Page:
LONDON (Reuters) - The closest violinist Sarah Chang, who made her debut with the New York Philharmonic at age eight, can recall having needed a break from it all came when she was 16 — but even then she had to wait two years to get it.
“The only time I just literally sat down and said, ‘Okay, I need a break’ was when I was about 16, and I actually said this to my parents and they immediately got on the phone with my manager to say I needed a sabbatical,” Chang told Reuters in an interview in London before heading off to China on tour with the London Symphony Orchestra and conductor Valery Gergiev.
“This was a time of SATs (American scholastic tests) and college applications and the prom and you’re like starting to get interested in boys and lots of things, so you need a little bit of normalcy, right?”
She got it, but with strings attached. Given that violin soloists are booked into concert halls years in advance, Chang, now 30, didn’t get her break until she was 18 — but she did get it, and loved every minute of it.
“It ended up being like a month and half but it was a month and a half of just unbelievable pleasure, like I did nothing, it was so great. I watched lots of bad TV, I ate everything in sight, I didn’t have to worry about fitting into a dress the next evening — and this was just when reality TV shows were starting off. That was fun.”
So Chang found her way out of the pressure-cooker life that is the world of the child prodigy, and which throughout history has left a legacy of broken careers and deep emotional scars (Wolfgang Amadeus Mozart may even have symbolically killed off his dad Leopold in his opera “Don Giovanni” to get back at his pushy and controlling papa).
As a person of Korean-American heritage, Chang has gone on to do regular tours in Korea, including one to North Korea in 2002 that left a lasting impression, particularly when she managed to stay behind at the hotel, against all the rules, and was taking a shower when the electricity and the water were both switched off — because there was not supposed to be anyone in the hotel.
“I went over to the bed where there’s a phone to call reception, but there’s no line connecting it — it’s like a prop, it’s like a toy, a prop,” she said, still seemingly stunned by the chicanery of it all — though luckily her father was in the adjoining room to rush down to the desk and get the water switched back on.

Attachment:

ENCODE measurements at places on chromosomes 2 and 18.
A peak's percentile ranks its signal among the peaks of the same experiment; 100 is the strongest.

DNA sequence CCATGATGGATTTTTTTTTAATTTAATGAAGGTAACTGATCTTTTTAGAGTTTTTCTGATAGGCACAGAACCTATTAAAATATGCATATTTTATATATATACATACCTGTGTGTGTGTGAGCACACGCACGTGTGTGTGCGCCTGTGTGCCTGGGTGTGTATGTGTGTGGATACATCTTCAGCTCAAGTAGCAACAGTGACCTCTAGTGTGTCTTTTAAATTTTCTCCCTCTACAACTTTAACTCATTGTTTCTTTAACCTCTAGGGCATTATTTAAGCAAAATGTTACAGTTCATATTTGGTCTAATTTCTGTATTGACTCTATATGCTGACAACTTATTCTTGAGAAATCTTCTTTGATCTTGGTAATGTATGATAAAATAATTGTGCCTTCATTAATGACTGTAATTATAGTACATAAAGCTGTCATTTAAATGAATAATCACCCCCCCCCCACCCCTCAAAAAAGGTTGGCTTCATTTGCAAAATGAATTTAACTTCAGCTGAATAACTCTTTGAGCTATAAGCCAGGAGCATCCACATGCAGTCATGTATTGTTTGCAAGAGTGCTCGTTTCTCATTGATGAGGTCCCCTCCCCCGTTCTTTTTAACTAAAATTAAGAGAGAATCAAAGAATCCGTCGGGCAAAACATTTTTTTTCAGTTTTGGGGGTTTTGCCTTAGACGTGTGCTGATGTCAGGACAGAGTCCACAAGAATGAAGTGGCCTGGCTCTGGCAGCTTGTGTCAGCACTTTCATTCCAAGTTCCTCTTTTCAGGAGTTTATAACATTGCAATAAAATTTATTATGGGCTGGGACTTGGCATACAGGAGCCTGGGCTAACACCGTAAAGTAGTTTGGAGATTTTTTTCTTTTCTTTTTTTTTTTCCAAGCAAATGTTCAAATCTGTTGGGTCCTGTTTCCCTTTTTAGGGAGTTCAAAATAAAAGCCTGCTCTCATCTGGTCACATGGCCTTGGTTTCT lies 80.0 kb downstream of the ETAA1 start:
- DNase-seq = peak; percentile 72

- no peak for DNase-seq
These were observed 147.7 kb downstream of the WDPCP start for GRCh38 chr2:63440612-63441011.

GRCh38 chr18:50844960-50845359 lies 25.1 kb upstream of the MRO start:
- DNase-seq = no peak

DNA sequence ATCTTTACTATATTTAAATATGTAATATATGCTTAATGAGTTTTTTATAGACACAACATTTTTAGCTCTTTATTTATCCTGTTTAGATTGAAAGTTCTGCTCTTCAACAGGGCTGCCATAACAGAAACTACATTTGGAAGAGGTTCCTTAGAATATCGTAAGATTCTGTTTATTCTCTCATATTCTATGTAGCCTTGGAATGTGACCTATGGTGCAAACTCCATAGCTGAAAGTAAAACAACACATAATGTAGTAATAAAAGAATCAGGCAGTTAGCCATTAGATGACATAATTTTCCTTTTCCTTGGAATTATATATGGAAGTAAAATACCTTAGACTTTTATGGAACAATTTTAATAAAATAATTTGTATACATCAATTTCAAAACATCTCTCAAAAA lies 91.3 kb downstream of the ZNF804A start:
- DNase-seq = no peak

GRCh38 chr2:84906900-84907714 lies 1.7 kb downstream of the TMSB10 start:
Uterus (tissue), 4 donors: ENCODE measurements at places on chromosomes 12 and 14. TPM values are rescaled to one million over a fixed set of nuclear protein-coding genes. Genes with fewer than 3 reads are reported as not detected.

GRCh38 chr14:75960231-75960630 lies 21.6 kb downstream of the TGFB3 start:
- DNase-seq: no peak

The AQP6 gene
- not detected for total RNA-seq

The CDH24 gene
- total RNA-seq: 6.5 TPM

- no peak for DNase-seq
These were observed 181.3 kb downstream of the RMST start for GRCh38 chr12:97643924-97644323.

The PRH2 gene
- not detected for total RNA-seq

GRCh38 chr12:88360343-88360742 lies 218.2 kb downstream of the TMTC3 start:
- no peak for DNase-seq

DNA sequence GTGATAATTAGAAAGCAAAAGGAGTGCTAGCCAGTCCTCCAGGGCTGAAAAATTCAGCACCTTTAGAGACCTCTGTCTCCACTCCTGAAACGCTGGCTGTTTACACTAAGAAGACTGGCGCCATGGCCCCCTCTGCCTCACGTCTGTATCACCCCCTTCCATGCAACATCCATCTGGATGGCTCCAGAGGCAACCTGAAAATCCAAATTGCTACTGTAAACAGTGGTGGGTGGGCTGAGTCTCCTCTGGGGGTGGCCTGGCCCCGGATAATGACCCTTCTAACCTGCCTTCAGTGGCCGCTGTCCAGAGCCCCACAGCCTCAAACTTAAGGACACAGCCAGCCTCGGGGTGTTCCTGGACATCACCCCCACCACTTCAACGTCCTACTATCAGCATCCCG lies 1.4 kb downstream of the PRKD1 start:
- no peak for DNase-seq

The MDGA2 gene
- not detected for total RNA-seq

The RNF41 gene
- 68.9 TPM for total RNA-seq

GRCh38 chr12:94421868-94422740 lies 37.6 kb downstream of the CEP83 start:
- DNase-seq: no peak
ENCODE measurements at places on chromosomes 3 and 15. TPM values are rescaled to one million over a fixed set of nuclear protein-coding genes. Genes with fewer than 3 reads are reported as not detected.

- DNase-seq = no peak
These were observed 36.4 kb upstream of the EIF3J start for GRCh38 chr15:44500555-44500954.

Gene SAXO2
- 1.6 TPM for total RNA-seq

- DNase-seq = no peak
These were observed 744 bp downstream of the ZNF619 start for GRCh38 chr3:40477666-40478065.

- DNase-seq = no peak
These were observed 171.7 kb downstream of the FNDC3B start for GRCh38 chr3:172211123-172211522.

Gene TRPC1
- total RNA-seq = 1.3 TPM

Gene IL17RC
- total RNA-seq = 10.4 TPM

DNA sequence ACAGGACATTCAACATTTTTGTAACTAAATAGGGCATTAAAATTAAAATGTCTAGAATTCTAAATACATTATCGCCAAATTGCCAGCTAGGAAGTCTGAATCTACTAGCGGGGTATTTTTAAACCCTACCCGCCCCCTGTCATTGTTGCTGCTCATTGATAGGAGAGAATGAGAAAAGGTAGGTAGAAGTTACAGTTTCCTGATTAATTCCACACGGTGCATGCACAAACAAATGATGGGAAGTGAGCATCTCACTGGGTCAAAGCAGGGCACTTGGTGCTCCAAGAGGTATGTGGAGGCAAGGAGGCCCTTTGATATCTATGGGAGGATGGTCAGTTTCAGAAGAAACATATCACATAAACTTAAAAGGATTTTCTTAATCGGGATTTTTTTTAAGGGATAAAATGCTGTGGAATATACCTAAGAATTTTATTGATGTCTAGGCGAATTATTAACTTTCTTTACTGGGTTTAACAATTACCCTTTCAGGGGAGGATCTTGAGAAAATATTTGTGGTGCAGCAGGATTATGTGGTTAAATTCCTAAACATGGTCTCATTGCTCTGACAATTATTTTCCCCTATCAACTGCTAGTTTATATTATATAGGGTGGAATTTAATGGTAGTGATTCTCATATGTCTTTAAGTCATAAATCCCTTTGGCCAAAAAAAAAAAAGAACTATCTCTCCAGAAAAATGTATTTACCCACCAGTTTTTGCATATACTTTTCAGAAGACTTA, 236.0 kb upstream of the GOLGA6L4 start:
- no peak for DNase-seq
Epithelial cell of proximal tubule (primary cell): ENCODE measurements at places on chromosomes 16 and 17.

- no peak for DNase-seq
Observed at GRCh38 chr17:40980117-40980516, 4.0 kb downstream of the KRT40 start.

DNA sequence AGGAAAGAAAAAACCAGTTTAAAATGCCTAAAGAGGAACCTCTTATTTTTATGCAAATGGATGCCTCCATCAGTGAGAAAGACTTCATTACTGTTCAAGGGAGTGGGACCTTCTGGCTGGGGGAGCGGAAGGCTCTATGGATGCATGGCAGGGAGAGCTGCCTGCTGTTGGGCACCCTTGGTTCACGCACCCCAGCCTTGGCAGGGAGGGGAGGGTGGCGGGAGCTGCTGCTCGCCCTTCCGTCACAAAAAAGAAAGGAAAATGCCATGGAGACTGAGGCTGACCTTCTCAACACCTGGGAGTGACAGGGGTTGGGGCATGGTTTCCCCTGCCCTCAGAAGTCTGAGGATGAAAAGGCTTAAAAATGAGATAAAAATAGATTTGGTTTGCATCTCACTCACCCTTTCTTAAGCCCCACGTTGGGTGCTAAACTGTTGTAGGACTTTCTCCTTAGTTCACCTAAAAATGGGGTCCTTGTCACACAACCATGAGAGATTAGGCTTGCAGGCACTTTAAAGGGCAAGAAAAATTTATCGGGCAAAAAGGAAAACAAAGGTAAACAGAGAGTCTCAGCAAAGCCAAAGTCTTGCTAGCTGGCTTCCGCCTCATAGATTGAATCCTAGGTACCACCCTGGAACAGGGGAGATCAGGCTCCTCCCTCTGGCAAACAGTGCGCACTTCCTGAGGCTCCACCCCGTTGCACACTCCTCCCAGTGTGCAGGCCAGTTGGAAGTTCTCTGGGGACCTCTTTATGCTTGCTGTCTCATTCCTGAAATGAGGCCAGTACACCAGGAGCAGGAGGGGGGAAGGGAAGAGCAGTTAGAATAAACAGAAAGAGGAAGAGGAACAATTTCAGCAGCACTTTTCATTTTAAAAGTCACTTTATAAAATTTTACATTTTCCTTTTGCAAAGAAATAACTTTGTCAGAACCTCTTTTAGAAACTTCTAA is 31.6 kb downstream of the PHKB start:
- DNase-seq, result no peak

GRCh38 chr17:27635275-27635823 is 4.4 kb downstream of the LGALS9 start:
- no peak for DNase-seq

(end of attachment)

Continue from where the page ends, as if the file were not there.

Here’s what else Chang had to say about what it’s like making the transition from prodigy to pro, and about the musical scene in the Koreas, north and south:
Q: When and how and why and at what age did you officially stop being the child prodigy whose mom dressed you up in a frilly red dress for the cover of your debut album (Sarah Chang, EMI) and become the adult violinist who tours all over the world and still makes CDs (Bruch, Brahms Violin Concertos, Chang with the Dresdner Philharmonie conducted by Kurt Masur, EMI)?
A: “It changes pretty quickly because people get tired of the child prodigy thing. You see this tiny eight-year-old in a pink puffy dress and mary janes and she’s cute as a button and they go ‘Ahhh’, whatever she plays they go ‘Ahhh’ because she’s so young. But then the whole game of this business that we’re in is that you strive for actual relationships within the musical community. It’s not about going to London once and having a great debut, it’s about longevity and it’s about having relationships with those conductors and those orchestras and going back and really having musical relationships with them. So they invite you the first time and you do your debut and they all love you, but then when they invite you back the next visit has to be better than the previous visit and the tenth visit has to be better than the ninth.”
Q: We’ve all heard quite a lot about the musical scene in China, and about Lang Lang and his inspiring 40 million Chinese children to study piano, but we know less about Korea, north or south. What is the music scene there?
A: I go every year (to South Korea) and the music scene is pretty phenomenal. Almost every child in Korea plays an instrument. It’s a typical Asian thing. They expect you to do well in school and somebody sticks an instrument in your hands at the age of 3 or 4, whether they expect you to become a musician or not....I go and play concerts and there are so many kids in the audience and I get it, the mothers drive them there, but still they’re there.”
Q: And the North? Would you go again?
A: I wanted to talk to some of the North Korean musicians but there was no opportunity. Would I do it again? I would, I think we live in a very privileged sort of world and not just because I am Korean but because I think it’s so easy to get lost in what you do and misconstrue your own career in the big picture. I think there are so many issues out there and exposure is a good thing.”